• OpenNetwork Technologies announced the release of an extended suite of companion products to DirectorySmart that provides solutions for secure access control, PKI integration and communication management. DirectorySmart 3.11 is available now and runs on Windows NT 4.0, Solaris 2.6, Linux, Red Hat 6, and Caldera 2.2. It is compatible with Netscape's Directory Server 3.0, 4.0 and IBM's SecureWay Directory 3.1.

  • Planet-Intra.Com announced that its Instant Intranet Portal is now available in 10 languages. The Planet-Intra software package runs on the NT and Unix -- including Linux and Solaris -- operating systems and is available through the company's website.

  • Quantified Systems, Inc. announced the genesis of Return On Investment Reporting (ROIR) with e-Urchin, a built-in module in the Urchin 2.2 software. Urchin is available for most UNIX platforms including Linux.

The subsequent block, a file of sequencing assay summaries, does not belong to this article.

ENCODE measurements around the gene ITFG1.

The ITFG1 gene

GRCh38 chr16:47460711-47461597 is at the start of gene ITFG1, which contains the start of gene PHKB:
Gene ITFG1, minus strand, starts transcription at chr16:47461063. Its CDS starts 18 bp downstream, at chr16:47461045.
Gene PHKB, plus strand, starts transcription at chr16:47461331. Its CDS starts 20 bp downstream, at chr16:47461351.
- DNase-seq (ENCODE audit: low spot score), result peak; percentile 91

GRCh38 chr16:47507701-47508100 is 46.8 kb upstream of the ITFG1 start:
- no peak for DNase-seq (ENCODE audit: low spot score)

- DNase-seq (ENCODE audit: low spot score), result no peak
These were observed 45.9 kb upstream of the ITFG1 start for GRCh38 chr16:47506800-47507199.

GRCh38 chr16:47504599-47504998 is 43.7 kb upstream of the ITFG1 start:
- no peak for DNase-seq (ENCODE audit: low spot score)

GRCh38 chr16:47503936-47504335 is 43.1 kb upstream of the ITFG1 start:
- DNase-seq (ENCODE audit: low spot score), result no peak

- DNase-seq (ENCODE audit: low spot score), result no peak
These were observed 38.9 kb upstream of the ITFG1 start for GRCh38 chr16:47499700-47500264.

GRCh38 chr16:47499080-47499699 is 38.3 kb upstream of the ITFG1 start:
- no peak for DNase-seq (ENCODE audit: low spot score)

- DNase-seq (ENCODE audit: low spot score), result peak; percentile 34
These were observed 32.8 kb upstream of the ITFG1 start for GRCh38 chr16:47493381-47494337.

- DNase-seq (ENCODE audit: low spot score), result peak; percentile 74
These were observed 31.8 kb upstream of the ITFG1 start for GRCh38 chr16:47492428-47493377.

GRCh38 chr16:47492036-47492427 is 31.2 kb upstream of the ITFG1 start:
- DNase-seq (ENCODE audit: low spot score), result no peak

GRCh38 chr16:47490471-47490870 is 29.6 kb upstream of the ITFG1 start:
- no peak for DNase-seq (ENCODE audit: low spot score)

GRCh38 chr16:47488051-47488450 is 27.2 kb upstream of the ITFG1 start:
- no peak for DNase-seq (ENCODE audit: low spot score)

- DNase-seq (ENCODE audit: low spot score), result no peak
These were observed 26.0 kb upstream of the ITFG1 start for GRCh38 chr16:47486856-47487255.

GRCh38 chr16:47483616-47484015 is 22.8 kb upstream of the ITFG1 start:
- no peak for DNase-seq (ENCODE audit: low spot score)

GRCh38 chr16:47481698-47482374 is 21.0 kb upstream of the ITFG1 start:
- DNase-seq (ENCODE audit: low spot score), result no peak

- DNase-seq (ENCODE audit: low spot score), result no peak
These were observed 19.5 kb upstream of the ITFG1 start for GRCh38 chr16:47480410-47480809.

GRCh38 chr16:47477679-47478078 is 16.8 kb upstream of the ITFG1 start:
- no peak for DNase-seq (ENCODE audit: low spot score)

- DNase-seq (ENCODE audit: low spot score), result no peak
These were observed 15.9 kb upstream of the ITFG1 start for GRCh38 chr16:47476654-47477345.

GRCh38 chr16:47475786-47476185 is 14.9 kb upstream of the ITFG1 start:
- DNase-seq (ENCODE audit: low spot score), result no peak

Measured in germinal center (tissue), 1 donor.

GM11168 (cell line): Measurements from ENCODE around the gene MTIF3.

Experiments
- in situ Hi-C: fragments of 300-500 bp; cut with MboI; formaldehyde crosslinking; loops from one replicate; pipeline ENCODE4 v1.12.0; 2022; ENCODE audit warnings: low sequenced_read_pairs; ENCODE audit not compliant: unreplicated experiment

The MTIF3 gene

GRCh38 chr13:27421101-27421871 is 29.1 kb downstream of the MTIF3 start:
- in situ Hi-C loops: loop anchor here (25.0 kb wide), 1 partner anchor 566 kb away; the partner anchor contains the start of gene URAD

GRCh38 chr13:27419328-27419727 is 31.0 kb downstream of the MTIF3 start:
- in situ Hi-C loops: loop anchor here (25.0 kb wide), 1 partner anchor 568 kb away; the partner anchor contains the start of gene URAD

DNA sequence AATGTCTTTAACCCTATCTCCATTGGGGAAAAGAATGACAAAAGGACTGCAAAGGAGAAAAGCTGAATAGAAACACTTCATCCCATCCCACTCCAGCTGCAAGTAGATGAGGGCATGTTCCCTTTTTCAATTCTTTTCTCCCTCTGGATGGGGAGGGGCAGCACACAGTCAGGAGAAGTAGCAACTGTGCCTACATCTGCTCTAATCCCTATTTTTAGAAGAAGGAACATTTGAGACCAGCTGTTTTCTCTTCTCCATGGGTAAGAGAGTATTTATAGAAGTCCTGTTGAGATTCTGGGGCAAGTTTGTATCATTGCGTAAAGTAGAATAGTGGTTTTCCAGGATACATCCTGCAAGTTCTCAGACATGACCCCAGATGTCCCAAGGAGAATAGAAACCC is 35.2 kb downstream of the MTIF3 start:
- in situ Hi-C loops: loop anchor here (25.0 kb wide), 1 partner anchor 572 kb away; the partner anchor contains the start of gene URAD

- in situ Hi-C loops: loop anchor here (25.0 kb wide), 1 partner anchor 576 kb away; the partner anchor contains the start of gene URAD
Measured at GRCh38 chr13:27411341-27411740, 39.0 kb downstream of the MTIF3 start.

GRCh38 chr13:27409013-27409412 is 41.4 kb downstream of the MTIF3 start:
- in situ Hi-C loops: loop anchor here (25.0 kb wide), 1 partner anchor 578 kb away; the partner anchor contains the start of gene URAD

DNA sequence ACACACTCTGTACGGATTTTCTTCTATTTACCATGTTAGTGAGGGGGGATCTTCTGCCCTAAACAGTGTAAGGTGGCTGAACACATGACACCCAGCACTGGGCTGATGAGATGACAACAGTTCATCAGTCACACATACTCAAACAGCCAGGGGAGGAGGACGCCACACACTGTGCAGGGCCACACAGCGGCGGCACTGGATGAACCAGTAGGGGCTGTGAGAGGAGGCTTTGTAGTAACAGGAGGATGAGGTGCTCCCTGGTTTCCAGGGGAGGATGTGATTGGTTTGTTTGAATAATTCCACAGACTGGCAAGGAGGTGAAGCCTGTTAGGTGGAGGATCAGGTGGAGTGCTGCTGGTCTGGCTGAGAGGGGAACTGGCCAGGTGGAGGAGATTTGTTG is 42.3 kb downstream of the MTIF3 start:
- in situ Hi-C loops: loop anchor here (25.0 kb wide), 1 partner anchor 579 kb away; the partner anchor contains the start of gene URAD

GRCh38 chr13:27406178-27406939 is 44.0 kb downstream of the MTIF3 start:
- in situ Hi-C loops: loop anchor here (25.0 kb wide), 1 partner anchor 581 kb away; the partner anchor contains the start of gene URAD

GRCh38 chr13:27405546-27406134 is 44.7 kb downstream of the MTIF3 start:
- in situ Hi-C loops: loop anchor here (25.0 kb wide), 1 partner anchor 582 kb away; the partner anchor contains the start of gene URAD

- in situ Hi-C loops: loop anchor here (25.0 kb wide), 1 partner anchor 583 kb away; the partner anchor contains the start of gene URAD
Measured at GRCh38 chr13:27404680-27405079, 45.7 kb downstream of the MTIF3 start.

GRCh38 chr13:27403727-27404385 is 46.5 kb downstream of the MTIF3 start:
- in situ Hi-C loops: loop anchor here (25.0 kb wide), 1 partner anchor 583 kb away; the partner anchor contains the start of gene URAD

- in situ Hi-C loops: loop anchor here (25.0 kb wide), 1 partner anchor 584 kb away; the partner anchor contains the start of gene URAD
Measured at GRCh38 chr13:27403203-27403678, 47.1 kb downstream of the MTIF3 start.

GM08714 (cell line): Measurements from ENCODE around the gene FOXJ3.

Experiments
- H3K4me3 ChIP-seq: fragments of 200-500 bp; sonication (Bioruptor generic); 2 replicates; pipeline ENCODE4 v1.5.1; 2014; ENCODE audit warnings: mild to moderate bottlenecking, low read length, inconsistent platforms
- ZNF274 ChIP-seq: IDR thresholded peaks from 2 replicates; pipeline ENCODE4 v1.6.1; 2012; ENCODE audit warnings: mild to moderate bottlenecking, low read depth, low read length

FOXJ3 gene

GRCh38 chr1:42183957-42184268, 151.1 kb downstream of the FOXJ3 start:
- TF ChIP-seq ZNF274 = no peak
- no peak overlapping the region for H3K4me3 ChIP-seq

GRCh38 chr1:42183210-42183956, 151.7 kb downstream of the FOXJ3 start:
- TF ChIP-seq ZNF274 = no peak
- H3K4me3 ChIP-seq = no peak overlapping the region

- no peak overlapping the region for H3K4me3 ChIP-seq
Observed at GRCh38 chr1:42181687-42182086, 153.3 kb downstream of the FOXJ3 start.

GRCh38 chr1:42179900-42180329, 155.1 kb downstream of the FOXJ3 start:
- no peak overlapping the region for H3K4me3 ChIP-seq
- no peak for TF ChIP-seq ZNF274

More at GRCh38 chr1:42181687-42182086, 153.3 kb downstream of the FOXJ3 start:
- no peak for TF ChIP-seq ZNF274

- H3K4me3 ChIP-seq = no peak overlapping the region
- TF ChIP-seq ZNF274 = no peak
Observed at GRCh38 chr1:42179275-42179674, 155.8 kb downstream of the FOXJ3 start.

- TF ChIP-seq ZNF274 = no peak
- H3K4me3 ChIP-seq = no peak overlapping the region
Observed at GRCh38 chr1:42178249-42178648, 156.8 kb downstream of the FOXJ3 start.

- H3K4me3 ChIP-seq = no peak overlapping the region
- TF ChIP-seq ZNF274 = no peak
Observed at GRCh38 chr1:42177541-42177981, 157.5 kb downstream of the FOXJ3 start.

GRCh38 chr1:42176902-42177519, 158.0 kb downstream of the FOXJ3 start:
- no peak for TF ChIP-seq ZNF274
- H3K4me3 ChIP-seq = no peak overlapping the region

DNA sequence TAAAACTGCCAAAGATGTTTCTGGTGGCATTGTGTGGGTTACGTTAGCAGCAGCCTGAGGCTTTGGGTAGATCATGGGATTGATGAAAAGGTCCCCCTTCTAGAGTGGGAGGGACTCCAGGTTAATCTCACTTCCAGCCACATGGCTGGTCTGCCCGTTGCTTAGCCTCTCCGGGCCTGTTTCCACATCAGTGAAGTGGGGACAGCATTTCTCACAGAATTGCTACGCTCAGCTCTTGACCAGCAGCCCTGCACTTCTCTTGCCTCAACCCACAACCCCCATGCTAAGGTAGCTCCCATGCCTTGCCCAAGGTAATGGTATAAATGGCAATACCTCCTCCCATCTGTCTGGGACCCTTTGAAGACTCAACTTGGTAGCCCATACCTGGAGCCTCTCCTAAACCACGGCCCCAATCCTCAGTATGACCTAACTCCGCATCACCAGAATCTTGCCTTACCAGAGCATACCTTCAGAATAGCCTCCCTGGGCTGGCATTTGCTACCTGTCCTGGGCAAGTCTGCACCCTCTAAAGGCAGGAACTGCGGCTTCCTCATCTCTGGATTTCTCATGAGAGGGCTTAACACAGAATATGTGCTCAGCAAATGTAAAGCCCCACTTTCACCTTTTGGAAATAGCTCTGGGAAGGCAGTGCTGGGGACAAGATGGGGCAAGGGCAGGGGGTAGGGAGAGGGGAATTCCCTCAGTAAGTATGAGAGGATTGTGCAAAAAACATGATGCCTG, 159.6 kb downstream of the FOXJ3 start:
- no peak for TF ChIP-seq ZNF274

• SuperAnt announced the Expert Linux CD which contains a live Linux filesystem that autoboots into a full version of Linux without using a harddisk. For more information and ordering goto s1.amazon.com/exec/varzea/ts/exchange-glance/Y01Y\6537598Y8342874/

  • Tripp Lite says the Linux communitity has responded favorably to their decision to make it's PowerAlert Universal UPS Management Software available to Linux developers in an open source environment.

  • VSI (V-Systems, Inc.) announced the latest version of VSI-FAX 4.0, now available for Linux.

  • WebTrends Corporation announced a trial version of WebTrends Enterprise Reporting Server for Linux will be included on the upcoming server edition of Red Hat's Linux Applications CD (LACD).

    Web Sites:

  • Aceweb Internet announced the launch of GameArchives.com (http://www.gamearchives.com), a computer gaming site featuring free downloads of the best games available for PC. All major platforms, including Linux, are supported.